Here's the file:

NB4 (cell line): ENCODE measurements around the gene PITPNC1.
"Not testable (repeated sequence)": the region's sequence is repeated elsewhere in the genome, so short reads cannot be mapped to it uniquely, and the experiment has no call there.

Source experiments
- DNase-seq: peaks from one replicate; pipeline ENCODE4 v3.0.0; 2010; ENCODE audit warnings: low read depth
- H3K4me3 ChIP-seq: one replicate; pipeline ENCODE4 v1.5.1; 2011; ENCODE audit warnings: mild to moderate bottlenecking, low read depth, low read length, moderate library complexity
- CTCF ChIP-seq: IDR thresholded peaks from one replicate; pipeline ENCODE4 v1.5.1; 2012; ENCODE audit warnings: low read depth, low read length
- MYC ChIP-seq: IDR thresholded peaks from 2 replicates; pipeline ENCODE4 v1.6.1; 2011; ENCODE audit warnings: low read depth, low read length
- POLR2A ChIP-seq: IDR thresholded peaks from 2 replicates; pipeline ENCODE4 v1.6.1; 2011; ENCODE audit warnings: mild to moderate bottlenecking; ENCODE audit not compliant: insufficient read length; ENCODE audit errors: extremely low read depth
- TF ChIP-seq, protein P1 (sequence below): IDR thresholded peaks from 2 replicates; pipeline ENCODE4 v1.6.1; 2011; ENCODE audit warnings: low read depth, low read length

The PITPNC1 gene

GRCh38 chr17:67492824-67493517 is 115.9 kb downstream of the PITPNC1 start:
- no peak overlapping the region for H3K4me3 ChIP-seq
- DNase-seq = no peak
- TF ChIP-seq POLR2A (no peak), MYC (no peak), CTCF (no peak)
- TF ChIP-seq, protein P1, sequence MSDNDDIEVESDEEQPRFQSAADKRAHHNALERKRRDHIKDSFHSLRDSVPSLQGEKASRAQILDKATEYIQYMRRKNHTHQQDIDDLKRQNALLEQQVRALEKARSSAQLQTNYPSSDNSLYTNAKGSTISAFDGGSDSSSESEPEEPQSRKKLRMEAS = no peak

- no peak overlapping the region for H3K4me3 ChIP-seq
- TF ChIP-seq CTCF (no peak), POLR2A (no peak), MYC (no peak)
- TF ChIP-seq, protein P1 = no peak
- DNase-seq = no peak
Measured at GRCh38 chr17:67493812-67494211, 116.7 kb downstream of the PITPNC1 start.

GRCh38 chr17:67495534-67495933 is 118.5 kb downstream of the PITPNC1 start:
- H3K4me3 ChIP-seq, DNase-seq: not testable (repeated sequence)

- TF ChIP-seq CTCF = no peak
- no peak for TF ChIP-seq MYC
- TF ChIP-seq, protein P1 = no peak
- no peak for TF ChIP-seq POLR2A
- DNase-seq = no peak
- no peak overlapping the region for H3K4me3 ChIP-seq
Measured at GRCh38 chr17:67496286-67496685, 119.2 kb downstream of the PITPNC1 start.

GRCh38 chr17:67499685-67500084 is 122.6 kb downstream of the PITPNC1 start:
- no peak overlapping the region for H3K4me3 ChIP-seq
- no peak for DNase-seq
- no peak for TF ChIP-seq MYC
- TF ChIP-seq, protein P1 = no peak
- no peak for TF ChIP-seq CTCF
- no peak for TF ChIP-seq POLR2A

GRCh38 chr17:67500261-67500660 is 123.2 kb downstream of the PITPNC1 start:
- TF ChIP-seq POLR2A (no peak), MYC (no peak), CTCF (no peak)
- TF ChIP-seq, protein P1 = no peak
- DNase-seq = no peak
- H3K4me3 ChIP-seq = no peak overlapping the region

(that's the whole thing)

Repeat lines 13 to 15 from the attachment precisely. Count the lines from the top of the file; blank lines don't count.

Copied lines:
- DNase-seq = no peak
- TF ChIP-seq POLR2A (no peak), MYC (no peak), CTCF (no peak)
- TF ChIP-seq, protein P1, sequence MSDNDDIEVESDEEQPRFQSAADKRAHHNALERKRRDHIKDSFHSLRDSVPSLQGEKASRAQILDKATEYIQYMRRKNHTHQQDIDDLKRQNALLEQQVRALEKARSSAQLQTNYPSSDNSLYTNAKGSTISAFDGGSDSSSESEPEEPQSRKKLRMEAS = no peak